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The REIT stuff.

Real estate investment trusts (REITs) have made a comeback as investment vehicles, fueled by changes originally made in the Tax Reform Act of 1986.

REITs may be set up as trusts, corporations or associations and must meet several specific and detailed requirements. If these are met, a REIT is treated as a conduit. Income earned can be passed through to the investors and taxed only at the individual investor level. To qualify as a REIT, an organization must satisfy both asset ownership and income requirements.

ASSET OWNERSHIP

Seventy-five percent of the value of the entity's total assets must be in real estate, cash and cash items (such as certificates of deposit or receivables) or government securities. Real estate includes land and buildings, mortgages on real estate, interests in mortgage pools and interests in other qualifying REITs.

In addition, there are limitations on the other 25% of the REIT's assets. The entity may not have more than 5% of the value of its assets in securities, and no more than 10% of the outstanding voting stock, of any one issuer.

A qualified REIT subsidiary is not treated as a separate corporation, and the subsidiary's assets, liabilities, income, deductions and credits are considered to be held by the REIT. To qualify, the REIT must own 100% of the stock of such a subsidiary at all times during its existence. If the REIT does not own all the subsidiary's stock, it is treated as a new corporation that acquired all its assets and liabilities in exchange for the stock.

INCOME

Specified sources also must provide specific percentages of the REIT's annual income.

1. At least 75% of the income must be derived from real estate transactions, gains on other REIT shares, real property tax refunds, gains from foreclosed property, rent from real property, interest on mortgages, gains from the sale or disposition of most real property or real property interests and qualified temporary investment interest. Rent from real property includes that attributable to incidental personal property (as long as it is no more than 15% of the total rent) and includes charges for services customarily furnished in connection with the rental of real property.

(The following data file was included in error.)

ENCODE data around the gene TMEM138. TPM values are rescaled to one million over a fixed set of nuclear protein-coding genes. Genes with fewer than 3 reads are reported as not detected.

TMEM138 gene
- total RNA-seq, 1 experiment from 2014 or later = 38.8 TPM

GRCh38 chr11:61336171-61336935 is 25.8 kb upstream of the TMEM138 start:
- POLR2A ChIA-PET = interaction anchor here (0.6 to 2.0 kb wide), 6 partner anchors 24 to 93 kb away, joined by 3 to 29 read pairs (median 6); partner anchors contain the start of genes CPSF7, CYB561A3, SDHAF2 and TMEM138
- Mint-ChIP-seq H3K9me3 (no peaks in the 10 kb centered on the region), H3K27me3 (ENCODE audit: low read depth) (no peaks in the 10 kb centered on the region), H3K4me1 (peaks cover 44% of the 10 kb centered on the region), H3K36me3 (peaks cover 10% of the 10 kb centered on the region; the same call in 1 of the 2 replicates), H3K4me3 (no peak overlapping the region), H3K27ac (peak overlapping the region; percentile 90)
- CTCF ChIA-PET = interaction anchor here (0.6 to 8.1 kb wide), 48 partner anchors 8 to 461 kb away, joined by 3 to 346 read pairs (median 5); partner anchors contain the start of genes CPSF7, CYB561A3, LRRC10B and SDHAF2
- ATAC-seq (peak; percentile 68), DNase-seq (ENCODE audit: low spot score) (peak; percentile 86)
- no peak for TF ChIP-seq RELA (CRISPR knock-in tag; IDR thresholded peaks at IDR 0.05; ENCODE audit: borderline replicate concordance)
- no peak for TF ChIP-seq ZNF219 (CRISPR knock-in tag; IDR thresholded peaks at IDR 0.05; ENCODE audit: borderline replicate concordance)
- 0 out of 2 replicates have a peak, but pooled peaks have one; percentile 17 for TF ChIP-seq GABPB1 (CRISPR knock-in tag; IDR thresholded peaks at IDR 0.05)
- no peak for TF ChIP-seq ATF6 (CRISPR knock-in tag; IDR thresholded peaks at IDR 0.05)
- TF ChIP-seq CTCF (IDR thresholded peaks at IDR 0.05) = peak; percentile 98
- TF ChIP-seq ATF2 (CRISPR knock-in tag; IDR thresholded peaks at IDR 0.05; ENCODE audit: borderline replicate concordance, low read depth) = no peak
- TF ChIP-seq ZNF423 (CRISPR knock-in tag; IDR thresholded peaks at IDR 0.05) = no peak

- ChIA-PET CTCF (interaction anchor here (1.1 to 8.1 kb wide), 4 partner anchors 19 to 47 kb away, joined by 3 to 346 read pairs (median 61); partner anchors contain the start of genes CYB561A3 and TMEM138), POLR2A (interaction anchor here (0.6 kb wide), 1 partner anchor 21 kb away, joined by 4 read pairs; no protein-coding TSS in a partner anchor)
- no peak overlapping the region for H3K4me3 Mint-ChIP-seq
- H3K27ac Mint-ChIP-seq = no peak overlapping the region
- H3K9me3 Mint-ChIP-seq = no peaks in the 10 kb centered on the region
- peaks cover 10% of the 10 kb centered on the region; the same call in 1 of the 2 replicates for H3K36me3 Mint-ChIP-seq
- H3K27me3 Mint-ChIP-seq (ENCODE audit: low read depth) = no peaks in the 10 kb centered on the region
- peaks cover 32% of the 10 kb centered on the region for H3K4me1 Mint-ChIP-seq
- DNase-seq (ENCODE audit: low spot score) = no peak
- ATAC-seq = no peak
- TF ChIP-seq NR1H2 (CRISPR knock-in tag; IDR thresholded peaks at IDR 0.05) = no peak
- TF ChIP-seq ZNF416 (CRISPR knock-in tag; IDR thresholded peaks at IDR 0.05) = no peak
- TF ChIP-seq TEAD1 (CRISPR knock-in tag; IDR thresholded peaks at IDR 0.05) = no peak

Note: If an independent contractor is not used to perform the services or manage the property, the attributable income is not rent from real property.

Qualified temporary investment interest includes any income from stock or debt attributable to the temporary investment of new capital received within one year after the REIT received the capital.

2. At least 95% of the REIT's income must be derived from these sources plus dividends, interest and capital gains from the sale of stock and securities. For purposes of this requirement, interest includes any amount qualifying as interest.

3. A REIT may not derive more than 30% of its gross income from the sale or other disposition of stock or securities held for less than six months, property in prohibited transactions or most real property held for less than four years.

USE OF NON-REIT SUBSIDIARIES

Because of these limitations, entities considering REIT status must examine carefully their own income and asset holdings. For organizations with income from a variety of nonqualifying sources, the use of a "non-REIT subsidiary" may be effective. Such a non-REIT subsidiary is a fully taxable subsidiary that assumes the ownership and operation of nonqualifying businesses. This subsidiary must not be wholly owned by the REIT; otherwise, it is considered a qualified REIT subsidiary.

Both the 10% and 5% asset tests must be followed carefully. The subsidiary must be structured so the REIT owns less than 10% of the subsidiary's voting stock, either through nonvoting common stock or a combination of nonvoting preferred stock and debt. The subsidiary's securities also may not be more than 5% of the REIT's total assets; if this may be a problem, placing the nonqualifying assets or business in two or more subsidiaries should provide a solution.

Caveat: The use of this strategy also involves many other issues, both general tax issues (such as the subsidiary's capitalization) and nontax business issues (such as control of the subsidiary). While this arrangement may provide economic opportunities, these other issues also must be resolved for the plan to be successful.

For a discussion of non-REIT subsidiaries and other developments, see the Tax Clinic, edited by Lawrence Portnoy, in the July 1993 issue of The Tax Adviser.
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Title Annotation:from The Tax Adviser; real estate investment trusts
Author:Fiore, Nicholas J.
Publication:Journal of Accountancy
Date:Jul 1, 1993
Words:727
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